The first major blow against the FDA's policy of regulating health claims came from Kellogg. Kellogg worked closely with the National Cancer Institute, which, like the FDA, is part of the U.S. Department of Health and Human Services. In 1984, Kellogg put this message on its All-Bran cereals:
The National Cancer Institute believes eating the right foods may reduce your risk of cancer. Here are their recommendations: Eat high-fiber foods. A growing body of evidence says high-fiber foods are important to good health. That's why a healthy diet includes high-fiber foods like bran cereals.
The NCI believed that Kellogg's statement was a perfectly reasonable message about health, but Kellogg's use of the NCI and making health claims in an advertising campaign surprised the FDA. The FDA realized that if Kellogg was not stopped, health claims would slip from their regulatory grasp.
Their objections were overruled when the Federal Trade Commission supported the NCI by pointing out the public benefits of spreading information about dietary health. All-Bran increased its market share 47% in six months, despite tasting and looking more akin to twigs and straw than to edible food.
The food industry realized that health claims sold products even if they tasted hideous and looked appalling! The battle was on.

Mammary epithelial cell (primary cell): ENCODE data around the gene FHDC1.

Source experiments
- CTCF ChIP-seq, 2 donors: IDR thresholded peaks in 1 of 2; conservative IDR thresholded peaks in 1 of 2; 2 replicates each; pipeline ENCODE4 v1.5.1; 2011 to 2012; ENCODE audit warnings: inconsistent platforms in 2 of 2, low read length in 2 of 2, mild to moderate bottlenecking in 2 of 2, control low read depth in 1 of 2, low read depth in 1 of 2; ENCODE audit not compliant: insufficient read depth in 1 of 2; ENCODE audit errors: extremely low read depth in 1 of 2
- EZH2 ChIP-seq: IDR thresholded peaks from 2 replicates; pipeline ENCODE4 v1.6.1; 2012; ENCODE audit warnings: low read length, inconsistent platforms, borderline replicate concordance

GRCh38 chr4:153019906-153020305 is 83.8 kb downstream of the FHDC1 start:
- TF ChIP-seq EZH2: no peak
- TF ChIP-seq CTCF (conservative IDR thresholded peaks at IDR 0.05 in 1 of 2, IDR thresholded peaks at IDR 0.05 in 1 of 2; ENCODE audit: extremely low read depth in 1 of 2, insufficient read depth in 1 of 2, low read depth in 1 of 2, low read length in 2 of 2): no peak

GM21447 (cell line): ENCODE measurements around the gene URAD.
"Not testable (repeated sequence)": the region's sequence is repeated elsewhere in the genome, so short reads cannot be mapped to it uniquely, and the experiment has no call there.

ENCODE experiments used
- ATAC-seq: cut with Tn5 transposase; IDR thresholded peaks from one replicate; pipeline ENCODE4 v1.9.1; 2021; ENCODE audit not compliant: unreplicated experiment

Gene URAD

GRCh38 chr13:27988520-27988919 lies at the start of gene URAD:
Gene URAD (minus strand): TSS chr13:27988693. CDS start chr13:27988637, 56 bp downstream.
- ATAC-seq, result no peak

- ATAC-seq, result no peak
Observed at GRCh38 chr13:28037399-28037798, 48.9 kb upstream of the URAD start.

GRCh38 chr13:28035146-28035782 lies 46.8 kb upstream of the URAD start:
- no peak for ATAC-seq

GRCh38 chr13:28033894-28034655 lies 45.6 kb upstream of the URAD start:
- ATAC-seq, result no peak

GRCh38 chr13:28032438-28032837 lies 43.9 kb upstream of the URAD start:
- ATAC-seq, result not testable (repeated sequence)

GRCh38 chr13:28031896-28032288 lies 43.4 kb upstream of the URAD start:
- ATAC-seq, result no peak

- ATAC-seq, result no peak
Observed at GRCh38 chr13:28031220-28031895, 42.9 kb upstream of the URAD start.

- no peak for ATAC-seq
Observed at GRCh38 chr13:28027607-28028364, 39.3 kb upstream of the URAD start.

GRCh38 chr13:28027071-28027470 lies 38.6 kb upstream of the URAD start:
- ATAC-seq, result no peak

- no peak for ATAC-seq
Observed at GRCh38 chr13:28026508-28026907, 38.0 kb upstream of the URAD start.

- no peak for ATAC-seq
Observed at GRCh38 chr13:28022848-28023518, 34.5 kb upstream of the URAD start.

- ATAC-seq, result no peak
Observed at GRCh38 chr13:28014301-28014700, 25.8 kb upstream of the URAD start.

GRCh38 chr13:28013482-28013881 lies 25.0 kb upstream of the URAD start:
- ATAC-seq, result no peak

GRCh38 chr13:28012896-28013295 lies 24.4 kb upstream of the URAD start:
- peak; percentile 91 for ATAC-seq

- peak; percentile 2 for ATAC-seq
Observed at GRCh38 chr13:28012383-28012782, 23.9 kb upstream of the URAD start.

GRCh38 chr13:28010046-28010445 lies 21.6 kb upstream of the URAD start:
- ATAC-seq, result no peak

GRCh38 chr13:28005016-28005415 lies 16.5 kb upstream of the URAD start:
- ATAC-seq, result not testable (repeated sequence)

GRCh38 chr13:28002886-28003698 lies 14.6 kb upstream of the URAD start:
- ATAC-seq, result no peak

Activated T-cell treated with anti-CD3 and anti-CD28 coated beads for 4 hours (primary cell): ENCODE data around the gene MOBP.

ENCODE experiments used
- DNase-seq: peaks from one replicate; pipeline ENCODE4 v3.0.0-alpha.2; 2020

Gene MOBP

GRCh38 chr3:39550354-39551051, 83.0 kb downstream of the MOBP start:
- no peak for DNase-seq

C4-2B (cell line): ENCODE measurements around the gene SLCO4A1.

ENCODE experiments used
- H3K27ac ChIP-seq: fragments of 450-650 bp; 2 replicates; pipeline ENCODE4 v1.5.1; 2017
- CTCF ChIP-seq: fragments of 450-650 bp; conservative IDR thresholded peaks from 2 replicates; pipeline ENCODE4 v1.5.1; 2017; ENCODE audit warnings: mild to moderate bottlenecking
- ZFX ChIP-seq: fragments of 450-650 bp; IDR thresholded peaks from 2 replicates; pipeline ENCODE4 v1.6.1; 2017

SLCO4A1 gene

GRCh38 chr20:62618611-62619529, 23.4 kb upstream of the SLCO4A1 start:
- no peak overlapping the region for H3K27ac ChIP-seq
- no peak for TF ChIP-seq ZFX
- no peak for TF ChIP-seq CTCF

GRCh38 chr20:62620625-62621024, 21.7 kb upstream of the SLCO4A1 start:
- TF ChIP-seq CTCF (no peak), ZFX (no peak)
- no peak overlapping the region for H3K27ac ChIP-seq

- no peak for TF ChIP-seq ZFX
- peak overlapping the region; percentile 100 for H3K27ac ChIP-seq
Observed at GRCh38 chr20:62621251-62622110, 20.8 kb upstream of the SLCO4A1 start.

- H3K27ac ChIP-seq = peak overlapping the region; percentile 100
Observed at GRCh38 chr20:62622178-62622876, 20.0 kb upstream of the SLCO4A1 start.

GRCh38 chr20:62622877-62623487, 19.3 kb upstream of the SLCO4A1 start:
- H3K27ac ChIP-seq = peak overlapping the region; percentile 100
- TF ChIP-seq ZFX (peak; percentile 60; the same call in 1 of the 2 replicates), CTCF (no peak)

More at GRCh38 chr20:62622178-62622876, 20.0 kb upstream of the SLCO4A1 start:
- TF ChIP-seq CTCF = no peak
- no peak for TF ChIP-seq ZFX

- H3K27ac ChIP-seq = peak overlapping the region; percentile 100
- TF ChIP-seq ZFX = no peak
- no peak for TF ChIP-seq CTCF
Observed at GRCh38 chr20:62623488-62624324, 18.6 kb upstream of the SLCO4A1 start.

Vitamins were already a big business and the FDA had been trying to regulate them for years. In 1993, the FDA broadened its definition of supplements from vitamins and minerals to include herbals, botanicals, and most other products sold in health food stores.
The FDA had always advocated a "scientific" approach to selling vitamins and minerals. The FDA wanted the manufacturers to demonstrate that their products were both effective and safe before selling them, but this position would have had the same effect as a complete ban since it can cost as much as a billion dollars to shepherd a drug all the way through the approvals process.
Traditional herbal products cannot be patented because they're found in nature; there would be no way for a manufacturer to recoup the immense cost of the sort of clinical trials the FDA demanded for drugs. Not only that, it's essentially impossible to identify the vitamin and mineral content of foods people eat.
Even if people were able to report accurately on what they eat, it's difficult or impossible to determine what nutrients have been consumed. The USDA publishes data on the nutrition content of foods, but these data become outdated as new food products are introduced or recipes change. Thus, it's pretty much impossible to demonstrate that a) the user was not getting enough of whatever is being tested without taking the supplement and b) that there was benefit from taking the supplement.